Spring 2013 avocado blooms!

Xavier in bloom!

More blooms to come!

More blooms to come!

ALSO SEE:  How to grow an avocado tree from seed and How do you grow a mango tree


How do you make dumplings?

March 20, 2013

Pan fried and steamed dumplings

Pan fried and steamed dumplings

Dumplings can be filled with pretty  much anything.  My recipe for 50 pork dumplings is below.  I make 50 at a time because that’s how many wrappers are in a package, and they freeze and reheat well.  I don’t eat dumplings anymore because I don’t eat grains and am on the Specific Carbohydrate Diet (SCD), but my family still loves them, so I make them.  At the end of this post, I have notes that include how to make burgers out of dumpling filling for my Paleo, SCD, gluten-free, and grain-free followers out there.

For 50 dumplings (plus extra filling to make 8 paleo /SCD Legal “dumpling filling burgers” – see end of post).

  • 1 package of Nasoya all natural Wonton Wraps (see notes at end as to why I recommend these specifically)
  • 1 lb ground pork (preferably pastured and/or organic)
  • 3/4 of a pound of green cabbage, shredded
  • 2 peeled carrots, peeled and chopped
  • 12-15 shiitake mushrooms, stems removed, chopped (they’re even better if sautéd in butter or ghee first)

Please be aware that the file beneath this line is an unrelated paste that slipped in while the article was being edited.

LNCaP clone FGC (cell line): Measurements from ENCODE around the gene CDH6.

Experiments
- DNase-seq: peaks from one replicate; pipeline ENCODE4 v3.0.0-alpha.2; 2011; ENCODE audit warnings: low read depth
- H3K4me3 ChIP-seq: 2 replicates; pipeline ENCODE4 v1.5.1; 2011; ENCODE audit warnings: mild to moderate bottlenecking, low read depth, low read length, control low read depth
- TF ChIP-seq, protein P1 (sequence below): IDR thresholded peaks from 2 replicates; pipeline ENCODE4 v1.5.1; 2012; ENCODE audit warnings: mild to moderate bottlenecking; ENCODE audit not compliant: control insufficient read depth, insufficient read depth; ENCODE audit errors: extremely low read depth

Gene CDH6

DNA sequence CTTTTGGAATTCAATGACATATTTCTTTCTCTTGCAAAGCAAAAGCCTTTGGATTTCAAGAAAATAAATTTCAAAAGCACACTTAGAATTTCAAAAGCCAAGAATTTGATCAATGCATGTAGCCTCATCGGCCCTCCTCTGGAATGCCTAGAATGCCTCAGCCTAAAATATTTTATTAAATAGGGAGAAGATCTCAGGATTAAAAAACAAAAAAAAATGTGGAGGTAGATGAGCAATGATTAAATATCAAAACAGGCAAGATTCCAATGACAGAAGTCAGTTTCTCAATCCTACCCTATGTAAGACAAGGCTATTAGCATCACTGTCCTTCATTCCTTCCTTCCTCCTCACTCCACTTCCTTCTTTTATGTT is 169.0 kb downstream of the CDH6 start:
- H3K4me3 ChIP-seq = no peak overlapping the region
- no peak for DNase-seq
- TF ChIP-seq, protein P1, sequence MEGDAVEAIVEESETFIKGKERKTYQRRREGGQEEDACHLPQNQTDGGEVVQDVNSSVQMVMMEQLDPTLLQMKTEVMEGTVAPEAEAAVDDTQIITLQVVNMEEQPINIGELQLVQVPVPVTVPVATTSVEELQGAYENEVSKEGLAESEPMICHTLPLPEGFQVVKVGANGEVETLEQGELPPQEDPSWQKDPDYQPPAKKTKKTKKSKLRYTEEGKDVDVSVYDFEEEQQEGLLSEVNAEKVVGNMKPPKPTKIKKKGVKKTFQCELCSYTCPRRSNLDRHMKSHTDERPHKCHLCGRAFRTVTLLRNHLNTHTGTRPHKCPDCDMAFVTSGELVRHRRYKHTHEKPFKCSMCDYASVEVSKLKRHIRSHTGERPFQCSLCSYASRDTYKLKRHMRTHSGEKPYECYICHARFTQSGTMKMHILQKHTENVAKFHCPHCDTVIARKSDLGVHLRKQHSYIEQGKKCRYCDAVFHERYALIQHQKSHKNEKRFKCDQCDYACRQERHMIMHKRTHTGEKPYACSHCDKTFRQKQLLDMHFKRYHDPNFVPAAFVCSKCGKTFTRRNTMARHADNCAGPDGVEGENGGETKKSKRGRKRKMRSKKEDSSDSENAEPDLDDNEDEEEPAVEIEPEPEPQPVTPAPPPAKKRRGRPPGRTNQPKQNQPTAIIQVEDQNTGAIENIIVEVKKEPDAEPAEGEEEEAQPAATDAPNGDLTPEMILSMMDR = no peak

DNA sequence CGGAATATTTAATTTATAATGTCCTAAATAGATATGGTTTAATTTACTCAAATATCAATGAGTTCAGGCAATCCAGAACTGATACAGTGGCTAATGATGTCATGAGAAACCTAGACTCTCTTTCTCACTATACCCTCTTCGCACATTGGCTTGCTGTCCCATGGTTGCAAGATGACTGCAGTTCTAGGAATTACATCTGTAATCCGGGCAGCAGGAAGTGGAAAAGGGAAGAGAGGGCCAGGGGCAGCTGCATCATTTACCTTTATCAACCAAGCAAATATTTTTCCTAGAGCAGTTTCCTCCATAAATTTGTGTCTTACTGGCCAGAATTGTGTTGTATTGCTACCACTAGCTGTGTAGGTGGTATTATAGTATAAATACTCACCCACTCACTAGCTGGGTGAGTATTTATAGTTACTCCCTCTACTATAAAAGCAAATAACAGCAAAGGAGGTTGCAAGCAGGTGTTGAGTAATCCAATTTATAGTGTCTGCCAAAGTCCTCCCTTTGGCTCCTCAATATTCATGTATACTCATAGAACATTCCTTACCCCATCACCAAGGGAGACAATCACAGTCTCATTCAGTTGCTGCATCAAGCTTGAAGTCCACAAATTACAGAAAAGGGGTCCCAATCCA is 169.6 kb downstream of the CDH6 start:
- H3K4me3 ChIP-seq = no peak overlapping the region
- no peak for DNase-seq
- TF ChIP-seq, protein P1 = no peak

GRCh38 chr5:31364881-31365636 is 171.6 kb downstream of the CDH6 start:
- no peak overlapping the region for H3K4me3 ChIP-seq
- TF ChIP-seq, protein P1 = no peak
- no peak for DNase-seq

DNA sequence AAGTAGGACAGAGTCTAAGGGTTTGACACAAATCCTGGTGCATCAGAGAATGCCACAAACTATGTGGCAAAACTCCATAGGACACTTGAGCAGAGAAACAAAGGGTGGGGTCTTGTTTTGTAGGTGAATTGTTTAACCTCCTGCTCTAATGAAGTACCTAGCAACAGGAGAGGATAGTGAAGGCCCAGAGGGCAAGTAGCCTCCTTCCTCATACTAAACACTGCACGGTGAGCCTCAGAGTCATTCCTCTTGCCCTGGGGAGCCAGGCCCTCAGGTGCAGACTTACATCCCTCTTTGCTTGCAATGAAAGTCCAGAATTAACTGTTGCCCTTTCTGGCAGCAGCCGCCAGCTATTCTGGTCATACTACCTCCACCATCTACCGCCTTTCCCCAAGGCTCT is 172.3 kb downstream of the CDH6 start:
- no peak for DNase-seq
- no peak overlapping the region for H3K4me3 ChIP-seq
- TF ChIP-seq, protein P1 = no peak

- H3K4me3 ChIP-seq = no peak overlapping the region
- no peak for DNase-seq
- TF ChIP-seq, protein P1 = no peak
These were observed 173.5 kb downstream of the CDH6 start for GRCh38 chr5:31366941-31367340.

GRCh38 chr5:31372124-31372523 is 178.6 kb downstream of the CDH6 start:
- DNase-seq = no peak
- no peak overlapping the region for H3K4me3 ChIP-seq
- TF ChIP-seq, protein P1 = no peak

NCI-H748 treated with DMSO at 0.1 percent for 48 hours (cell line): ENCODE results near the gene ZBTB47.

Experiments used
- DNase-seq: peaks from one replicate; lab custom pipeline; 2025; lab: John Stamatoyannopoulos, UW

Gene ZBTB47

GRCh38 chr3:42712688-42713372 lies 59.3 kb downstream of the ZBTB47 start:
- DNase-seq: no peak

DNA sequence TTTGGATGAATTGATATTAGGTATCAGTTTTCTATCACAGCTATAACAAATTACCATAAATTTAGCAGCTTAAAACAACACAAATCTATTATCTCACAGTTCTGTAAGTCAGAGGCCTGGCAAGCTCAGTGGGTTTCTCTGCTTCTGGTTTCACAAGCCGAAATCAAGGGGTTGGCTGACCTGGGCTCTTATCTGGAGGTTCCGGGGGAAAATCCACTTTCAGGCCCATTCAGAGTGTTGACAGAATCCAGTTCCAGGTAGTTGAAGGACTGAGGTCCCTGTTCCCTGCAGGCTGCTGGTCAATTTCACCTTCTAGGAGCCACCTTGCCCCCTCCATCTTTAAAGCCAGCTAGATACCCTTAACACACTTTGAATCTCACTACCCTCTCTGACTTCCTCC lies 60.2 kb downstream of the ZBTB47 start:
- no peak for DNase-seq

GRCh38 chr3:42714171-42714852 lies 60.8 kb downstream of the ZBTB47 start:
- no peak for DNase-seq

• 2″ piece of ginger, peeled, grated (a microplane does a great job)
  • 5 scallions (mostly green parts), chopped
  • 2 large or jumbo eggs, beaten (plus one extra egg for dumpling filling patties at the end, if you want to make them)
  • 2 TBS coconut flour
  • 1 Tbs of fish sauce (preferably Red Boat fish sauce, due to no sugar, preservatives or extraneous ingredients)
  • 1 Tbs coconut aminos
  • Optional: 4 sunchokes, peeled and chopped (this is to replace the traditional bamboo shoots, which I think are gross when canned – if you could find fresh bamboo shoots, I would use them)
  • few Tbs of butter, ghee, or coconut oil for sautéing (bacon fat is also wonderful… I’m just saying… don’t judge me!)
  • a cup or so of rice flour to generously put on each layer of dumplings so they don’t stick together if you are going to freeze them.